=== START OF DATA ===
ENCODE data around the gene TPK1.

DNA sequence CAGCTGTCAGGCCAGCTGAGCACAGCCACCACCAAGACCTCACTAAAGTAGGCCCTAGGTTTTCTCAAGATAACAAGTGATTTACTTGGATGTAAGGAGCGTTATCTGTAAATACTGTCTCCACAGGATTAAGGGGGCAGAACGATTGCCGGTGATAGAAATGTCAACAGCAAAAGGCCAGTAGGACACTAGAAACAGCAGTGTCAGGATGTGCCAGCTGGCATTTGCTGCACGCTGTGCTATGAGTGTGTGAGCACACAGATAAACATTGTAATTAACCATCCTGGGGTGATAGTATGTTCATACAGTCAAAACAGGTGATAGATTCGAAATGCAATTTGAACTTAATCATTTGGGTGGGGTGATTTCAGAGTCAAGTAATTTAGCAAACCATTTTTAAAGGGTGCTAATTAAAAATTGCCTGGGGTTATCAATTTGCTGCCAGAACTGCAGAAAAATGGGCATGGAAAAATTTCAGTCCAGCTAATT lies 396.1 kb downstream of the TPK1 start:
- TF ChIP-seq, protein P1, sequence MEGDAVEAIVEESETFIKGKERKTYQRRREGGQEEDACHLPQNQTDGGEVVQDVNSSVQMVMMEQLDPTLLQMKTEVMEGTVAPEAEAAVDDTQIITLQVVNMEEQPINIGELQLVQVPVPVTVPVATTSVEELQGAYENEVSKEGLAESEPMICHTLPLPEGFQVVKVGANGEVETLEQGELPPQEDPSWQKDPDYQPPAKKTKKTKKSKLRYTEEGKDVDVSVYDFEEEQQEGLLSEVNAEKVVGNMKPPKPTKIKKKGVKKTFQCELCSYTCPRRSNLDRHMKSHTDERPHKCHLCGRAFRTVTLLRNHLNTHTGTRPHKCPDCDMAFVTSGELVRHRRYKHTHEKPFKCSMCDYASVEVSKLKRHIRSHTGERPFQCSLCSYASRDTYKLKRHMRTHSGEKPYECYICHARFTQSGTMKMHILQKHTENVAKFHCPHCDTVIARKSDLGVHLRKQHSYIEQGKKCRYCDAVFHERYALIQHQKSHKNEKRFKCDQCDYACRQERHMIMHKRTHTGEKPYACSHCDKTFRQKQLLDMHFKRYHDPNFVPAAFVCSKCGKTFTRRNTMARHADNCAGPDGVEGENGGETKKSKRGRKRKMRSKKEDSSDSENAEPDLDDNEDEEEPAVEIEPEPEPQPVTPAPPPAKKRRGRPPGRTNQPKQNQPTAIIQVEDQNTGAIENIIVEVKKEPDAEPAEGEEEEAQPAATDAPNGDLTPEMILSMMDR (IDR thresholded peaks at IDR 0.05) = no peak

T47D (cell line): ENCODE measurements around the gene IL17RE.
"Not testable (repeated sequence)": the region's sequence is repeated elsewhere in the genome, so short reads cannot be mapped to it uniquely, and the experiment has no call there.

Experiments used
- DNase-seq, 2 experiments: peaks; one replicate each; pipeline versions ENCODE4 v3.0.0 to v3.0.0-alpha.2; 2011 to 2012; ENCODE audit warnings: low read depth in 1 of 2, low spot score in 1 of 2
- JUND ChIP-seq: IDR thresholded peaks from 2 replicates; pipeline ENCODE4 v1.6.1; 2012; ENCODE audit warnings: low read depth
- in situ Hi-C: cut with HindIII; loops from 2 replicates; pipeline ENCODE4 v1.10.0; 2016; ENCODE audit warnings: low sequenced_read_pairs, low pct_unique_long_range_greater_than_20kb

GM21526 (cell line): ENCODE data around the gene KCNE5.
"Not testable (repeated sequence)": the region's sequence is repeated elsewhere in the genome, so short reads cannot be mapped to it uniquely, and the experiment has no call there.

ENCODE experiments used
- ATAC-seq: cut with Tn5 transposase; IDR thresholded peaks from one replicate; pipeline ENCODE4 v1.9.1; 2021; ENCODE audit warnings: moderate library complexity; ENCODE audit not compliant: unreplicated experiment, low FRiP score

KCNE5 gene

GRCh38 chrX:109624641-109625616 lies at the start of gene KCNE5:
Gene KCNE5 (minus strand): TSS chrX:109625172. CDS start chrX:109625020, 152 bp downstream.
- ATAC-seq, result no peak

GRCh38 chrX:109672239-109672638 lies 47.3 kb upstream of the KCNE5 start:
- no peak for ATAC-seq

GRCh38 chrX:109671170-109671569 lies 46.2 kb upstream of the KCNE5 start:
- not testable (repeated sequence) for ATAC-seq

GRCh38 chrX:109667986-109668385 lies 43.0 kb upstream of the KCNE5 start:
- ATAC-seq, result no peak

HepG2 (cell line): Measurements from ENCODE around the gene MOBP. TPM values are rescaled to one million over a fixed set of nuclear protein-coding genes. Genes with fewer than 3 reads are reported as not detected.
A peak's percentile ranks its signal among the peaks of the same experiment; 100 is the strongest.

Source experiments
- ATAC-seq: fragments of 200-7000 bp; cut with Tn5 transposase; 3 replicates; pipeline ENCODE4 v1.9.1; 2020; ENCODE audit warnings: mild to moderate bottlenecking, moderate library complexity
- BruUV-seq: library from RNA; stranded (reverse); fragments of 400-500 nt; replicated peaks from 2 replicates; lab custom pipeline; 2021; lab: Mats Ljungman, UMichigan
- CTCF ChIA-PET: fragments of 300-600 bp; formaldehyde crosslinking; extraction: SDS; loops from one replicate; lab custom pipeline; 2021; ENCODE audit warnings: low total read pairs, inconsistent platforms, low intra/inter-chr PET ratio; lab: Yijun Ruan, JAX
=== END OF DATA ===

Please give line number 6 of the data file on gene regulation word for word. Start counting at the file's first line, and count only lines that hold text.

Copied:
Experiments used